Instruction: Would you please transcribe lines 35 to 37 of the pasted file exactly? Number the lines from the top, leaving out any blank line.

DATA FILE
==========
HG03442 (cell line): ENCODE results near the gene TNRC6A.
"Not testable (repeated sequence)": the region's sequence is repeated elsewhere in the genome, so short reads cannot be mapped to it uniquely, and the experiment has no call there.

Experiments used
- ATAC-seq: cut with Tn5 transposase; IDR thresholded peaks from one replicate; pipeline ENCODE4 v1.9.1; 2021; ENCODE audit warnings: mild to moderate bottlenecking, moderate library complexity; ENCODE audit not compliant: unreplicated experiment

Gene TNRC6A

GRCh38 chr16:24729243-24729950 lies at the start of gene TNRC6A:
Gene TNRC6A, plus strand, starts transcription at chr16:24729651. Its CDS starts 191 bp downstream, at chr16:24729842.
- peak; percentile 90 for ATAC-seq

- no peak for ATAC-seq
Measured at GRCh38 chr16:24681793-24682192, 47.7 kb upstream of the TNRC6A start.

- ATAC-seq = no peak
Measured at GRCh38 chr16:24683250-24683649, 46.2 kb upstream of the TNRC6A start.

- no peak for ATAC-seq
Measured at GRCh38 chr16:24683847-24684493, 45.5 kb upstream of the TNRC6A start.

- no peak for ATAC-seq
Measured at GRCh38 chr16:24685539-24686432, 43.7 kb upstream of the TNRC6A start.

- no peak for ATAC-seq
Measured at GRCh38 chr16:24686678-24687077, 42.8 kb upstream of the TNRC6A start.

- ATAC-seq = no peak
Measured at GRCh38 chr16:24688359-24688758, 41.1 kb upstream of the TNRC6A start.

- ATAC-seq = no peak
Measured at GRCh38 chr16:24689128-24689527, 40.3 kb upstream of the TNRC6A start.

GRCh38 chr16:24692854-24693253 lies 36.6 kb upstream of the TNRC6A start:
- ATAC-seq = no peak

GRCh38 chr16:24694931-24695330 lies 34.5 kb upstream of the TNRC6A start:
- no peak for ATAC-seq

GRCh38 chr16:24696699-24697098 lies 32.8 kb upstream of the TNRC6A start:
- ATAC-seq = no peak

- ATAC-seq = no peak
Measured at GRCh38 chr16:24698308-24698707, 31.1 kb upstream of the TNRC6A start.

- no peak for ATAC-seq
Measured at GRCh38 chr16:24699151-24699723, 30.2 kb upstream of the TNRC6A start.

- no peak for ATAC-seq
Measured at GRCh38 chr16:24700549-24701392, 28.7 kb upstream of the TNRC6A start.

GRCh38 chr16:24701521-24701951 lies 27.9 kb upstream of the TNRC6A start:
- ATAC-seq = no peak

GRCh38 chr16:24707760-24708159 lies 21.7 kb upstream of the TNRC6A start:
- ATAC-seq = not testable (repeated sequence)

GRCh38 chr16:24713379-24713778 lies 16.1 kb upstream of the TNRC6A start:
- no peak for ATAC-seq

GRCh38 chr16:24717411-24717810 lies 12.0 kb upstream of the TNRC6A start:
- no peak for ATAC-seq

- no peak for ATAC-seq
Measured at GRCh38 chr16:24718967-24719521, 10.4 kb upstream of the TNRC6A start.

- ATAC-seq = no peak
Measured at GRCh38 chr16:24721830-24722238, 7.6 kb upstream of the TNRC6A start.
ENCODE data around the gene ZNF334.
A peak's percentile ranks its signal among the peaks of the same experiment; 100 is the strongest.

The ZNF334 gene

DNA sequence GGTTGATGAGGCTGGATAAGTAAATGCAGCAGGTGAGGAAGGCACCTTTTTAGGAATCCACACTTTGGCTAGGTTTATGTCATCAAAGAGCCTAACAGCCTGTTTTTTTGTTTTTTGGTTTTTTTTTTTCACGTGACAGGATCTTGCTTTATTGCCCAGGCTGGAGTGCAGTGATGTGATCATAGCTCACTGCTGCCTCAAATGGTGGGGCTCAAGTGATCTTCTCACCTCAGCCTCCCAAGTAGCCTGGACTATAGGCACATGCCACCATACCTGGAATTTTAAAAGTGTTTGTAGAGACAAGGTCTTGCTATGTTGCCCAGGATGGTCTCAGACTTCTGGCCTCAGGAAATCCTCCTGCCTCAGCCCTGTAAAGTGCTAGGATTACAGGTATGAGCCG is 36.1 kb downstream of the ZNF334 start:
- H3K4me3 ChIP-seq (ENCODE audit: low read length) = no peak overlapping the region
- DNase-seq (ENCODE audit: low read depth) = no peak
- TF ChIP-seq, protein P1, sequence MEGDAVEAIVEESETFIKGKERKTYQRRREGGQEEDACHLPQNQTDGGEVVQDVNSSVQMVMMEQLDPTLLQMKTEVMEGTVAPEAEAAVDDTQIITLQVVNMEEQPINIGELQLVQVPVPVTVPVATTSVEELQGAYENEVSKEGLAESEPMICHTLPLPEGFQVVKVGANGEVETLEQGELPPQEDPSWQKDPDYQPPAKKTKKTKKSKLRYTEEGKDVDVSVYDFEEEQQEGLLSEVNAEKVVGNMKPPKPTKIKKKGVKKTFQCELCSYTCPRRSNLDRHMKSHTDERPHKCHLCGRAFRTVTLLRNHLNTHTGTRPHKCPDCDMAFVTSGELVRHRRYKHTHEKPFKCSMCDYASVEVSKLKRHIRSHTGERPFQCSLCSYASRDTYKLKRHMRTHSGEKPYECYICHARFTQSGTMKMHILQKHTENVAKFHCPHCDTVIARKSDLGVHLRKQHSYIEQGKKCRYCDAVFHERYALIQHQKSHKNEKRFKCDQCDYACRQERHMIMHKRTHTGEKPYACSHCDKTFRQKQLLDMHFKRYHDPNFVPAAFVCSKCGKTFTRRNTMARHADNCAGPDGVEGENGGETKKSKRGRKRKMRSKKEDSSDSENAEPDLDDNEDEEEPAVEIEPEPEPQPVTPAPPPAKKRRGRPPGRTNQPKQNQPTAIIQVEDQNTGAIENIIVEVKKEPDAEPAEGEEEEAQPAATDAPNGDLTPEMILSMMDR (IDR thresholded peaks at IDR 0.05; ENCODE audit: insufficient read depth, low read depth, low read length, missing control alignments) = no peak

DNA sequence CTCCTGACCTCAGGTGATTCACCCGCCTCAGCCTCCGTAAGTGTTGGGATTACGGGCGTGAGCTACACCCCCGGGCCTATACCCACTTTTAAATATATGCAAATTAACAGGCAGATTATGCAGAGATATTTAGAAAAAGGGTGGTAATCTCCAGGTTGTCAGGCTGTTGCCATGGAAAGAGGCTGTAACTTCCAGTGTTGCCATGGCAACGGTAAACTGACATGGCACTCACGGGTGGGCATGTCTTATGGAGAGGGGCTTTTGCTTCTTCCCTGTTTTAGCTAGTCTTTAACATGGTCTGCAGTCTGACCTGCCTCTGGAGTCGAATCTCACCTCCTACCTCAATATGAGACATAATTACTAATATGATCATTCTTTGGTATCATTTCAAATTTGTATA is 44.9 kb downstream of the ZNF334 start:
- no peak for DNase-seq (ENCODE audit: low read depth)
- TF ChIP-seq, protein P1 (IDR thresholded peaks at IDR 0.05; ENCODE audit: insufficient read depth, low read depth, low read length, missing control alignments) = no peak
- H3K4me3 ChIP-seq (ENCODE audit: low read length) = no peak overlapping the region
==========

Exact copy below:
GRCh38 chr16:24701521-24701951 lies 27.9 kb upstream of the TNRC6A start:
- ATAC-seq = no peak

GRCh38 chr16:24707760-24708159 lies 21.7 kb upstream of the TNRC6A start: